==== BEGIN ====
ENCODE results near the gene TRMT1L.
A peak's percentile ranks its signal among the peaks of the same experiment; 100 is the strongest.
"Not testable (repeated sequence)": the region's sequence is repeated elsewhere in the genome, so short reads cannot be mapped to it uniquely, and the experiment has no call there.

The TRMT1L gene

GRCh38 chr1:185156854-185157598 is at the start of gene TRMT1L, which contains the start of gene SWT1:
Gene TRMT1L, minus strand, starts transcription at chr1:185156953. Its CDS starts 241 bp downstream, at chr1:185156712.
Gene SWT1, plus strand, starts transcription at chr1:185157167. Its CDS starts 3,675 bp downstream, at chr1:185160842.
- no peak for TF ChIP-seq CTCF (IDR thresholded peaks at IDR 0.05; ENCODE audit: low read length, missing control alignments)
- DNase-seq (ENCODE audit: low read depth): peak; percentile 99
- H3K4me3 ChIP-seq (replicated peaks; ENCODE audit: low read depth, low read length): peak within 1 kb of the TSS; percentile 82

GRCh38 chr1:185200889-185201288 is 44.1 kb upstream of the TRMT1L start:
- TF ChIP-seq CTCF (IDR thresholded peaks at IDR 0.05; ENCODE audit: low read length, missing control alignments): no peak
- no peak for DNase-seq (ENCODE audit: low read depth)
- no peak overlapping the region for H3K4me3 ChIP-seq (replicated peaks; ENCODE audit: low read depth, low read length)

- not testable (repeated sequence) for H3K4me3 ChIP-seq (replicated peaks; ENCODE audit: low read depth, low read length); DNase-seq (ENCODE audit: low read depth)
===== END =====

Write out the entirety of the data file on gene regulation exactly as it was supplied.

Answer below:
ENCODE results near the gene TRMT1L.
A peak's percentile ranks its signal among the peaks of the same experiment; 100 is the strongest.
"Not testable (repeated sequence)": the region's sequence is repeated elsewhere in the genome, so short reads cannot be mapped to it uniquely, and the experiment has no call there.

The TRMT1L gene

GRCh38 chr1:185156854-185157598 is at the start of gene TRMT1L, which contains the start of gene SWT1:
Gene TRMT1L, minus strand, starts transcription at chr1:185156953. Its CDS starts 241 bp downstream, at chr1:185156712.
Gene SWT1, plus strand, starts transcription at chr1:185157167. Its CDS starts 3,675 bp downstream, at chr1:185160842.
- no peak for TF ChIP-seq CTCF (IDR thresholded peaks at IDR 0.05; ENCODE audit: low read length, missing control alignments)
- DNase-seq (ENCODE audit: low read depth): peak; percentile 99
- H3K4me3 ChIP-seq (replicated peaks; ENCODE audit: low read depth, low read length): peak within 1 kb of the TSS; percentile 82

GRCh38 chr1:185200889-185201288 is 44.1 kb upstream of the TRMT1L start:
- TF ChIP-seq CTCF (IDR thresholded peaks at IDR 0.05; ENCODE audit: low read length, missing control alignments): no peak
- no peak for DNase-seq (ENCODE audit: low read depth)
- no peak overlapping the region for H3K4me3 ChIP-seq (replicated peaks; ENCODE audit: low read depth, low read length)

- not testable (repeated sequence) for H3K4me3 ChIP-seq (replicated peaks; ENCODE audit: low read depth, low read length); DNase-seq (ENCODE audit: low read depth)